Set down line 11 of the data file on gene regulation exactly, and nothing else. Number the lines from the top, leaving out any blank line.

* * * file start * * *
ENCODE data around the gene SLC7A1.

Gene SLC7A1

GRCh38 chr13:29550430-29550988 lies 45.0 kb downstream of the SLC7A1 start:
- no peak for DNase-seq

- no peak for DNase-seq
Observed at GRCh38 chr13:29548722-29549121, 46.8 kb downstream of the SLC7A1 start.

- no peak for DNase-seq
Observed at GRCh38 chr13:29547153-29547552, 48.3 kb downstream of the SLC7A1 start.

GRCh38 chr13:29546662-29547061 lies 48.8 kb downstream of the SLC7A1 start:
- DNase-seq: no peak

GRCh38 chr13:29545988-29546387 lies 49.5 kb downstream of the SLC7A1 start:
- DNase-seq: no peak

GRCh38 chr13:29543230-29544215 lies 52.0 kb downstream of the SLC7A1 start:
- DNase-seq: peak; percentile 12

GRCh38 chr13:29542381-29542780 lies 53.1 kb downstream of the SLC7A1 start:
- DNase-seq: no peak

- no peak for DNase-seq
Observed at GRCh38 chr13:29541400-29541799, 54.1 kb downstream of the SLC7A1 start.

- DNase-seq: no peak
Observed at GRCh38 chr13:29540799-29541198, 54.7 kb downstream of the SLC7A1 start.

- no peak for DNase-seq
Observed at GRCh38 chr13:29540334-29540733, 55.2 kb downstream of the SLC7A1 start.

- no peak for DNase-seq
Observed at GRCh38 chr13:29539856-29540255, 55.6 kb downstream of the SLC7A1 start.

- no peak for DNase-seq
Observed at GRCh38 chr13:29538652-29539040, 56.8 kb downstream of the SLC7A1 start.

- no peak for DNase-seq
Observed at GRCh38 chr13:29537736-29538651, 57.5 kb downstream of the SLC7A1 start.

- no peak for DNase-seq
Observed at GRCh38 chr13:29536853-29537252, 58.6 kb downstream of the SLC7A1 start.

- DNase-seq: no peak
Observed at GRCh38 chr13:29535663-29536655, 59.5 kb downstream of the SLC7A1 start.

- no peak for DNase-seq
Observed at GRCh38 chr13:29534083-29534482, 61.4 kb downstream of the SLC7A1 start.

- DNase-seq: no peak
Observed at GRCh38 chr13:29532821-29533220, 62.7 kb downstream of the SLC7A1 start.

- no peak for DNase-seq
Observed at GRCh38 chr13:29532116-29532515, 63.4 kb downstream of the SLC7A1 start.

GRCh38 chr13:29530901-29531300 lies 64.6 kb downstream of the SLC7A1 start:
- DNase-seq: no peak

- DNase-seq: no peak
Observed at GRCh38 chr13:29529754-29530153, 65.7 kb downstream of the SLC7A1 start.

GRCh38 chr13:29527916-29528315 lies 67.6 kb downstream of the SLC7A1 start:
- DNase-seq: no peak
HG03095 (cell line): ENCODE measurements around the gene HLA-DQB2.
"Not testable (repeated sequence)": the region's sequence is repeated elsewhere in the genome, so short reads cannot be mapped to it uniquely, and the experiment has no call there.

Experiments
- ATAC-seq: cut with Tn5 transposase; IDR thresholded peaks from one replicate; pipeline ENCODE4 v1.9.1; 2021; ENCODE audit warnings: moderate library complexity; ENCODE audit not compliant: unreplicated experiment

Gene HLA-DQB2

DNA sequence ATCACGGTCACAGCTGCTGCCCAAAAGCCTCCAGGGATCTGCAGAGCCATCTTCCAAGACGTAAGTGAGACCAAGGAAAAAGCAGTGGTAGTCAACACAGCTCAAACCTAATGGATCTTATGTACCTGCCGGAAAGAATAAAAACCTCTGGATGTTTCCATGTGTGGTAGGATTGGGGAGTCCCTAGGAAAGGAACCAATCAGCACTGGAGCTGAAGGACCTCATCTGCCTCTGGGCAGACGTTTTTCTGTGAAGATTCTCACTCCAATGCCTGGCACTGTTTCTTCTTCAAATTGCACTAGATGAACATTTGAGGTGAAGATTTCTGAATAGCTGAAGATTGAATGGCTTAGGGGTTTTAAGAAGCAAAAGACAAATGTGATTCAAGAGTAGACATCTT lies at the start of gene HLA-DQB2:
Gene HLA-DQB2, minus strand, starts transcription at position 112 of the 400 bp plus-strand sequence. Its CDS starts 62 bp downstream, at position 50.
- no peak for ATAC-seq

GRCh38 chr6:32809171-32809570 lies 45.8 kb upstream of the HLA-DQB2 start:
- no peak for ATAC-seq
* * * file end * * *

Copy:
GRCh38 chr13:29545988-29546387 lies 49.5 kb downstream of the SLC7A1 start: